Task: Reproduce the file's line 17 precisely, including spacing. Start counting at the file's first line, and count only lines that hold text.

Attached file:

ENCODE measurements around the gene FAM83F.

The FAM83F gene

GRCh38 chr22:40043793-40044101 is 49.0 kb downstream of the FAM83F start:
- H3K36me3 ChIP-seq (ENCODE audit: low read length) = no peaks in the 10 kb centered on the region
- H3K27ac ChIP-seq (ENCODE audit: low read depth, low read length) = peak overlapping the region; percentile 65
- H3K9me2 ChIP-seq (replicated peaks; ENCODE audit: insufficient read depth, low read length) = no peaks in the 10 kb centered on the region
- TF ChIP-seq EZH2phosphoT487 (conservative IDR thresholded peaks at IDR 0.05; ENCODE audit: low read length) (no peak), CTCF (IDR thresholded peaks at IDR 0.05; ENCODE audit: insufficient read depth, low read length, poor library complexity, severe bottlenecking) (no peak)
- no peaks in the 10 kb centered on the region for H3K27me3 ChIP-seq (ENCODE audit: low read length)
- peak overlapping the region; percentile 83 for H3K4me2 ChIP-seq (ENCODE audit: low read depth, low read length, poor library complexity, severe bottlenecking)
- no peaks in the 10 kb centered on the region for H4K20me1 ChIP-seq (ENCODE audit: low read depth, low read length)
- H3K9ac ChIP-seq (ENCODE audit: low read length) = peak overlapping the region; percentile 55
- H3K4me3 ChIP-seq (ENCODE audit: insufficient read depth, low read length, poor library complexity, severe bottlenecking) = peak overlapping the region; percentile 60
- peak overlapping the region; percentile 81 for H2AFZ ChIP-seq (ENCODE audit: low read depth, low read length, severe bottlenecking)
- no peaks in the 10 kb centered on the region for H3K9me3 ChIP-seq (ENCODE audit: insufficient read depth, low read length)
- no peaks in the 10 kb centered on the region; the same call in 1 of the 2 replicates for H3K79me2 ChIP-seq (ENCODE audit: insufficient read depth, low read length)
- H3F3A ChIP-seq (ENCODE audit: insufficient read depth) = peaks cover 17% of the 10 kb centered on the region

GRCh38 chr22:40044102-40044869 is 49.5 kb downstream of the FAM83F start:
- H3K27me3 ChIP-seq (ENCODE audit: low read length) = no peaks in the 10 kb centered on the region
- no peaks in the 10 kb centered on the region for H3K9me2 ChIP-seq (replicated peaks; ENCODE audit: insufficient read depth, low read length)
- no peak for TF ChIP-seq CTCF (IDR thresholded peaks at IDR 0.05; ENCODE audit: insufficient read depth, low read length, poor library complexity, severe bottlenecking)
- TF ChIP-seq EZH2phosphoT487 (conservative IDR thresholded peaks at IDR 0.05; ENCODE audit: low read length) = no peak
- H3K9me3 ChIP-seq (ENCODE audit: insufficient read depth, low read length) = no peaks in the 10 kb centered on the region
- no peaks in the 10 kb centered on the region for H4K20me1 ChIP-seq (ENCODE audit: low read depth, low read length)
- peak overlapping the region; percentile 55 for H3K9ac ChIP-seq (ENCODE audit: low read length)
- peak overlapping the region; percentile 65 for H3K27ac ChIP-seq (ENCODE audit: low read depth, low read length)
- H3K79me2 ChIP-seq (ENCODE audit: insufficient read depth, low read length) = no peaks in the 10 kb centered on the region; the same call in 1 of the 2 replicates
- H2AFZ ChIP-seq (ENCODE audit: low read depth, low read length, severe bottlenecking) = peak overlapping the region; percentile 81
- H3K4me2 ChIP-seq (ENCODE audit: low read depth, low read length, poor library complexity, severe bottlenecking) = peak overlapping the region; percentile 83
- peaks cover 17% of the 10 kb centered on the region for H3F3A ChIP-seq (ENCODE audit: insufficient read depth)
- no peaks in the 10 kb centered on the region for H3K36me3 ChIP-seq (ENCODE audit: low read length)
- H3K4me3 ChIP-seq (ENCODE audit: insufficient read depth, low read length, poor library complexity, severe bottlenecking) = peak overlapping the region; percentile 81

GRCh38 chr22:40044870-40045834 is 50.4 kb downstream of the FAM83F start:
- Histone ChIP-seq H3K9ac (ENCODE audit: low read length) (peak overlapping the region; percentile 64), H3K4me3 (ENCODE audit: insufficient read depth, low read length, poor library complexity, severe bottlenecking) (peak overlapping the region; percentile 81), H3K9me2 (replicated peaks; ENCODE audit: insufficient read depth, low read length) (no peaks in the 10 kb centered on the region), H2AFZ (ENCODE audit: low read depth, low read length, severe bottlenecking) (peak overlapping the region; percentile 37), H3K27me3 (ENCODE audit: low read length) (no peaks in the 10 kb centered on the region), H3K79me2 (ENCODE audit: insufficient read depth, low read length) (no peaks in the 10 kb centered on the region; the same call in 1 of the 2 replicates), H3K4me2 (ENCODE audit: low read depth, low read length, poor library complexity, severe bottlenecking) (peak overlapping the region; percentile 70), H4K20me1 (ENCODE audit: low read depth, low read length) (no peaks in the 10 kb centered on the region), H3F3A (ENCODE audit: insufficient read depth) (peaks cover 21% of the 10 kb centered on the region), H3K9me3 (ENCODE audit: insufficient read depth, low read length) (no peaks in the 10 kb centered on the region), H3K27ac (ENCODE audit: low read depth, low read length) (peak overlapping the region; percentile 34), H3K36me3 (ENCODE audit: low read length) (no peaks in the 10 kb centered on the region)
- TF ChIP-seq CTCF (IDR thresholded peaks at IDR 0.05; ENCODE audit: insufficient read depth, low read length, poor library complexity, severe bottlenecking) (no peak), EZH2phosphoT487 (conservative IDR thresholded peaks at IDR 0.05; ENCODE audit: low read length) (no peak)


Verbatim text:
GRCh38 chr22:40044102-40044869 is 49.5 kb downstream of the FAM83F start: